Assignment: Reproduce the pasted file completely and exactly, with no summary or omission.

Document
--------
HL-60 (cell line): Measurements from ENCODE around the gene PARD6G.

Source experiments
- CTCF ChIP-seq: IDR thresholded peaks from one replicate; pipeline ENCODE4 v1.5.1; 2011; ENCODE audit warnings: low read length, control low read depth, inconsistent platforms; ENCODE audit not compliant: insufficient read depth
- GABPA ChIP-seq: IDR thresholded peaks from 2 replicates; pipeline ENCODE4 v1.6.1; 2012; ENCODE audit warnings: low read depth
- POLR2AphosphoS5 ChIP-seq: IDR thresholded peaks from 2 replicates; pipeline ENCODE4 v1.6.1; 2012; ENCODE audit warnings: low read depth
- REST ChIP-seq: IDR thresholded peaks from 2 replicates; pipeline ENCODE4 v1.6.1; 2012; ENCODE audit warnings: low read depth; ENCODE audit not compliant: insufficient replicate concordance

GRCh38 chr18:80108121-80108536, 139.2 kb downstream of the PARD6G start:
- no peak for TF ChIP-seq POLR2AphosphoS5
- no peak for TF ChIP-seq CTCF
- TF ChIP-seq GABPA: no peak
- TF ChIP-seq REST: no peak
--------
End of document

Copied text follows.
HL-60 (cell line): Measurements from ENCODE around the gene PARD6G.

Source experiments
- CTCF ChIP-seq: IDR thresholded peaks from one replicate; pipeline ENCODE4 v1.5.1; 2011; ENCODE audit warnings: low read length, control low read depth, inconsistent platforms; ENCODE audit not compliant: insufficient read depth
- GABPA ChIP-seq: IDR thresholded peaks from 2 replicates; pipeline ENCODE4 v1.6.1; 2012; ENCODE audit warnings: low read depth
- POLR2AphosphoS5 ChIP-seq: IDR thresholded peaks from 2 replicates; pipeline ENCODE4 v1.6.1; 2012; ENCODE audit warnings: low read depth
- REST ChIP-seq: IDR thresholded peaks from 2 replicates; pipeline ENCODE4 v1.6.1; 2012; ENCODE audit warnings: low read depth; ENCODE audit not compliant: insufficient replicate concordance

GRCh38 chr18:80108121-80108536, 139.2 kb downstream of the PARD6G start:
- no peak for TF ChIP-seq POLR2AphosphoS5
- no peak for TF ChIP-seq CTCF
- TF ChIP-seq GABPA: no peak
- TF ChIP-seq REST: no peak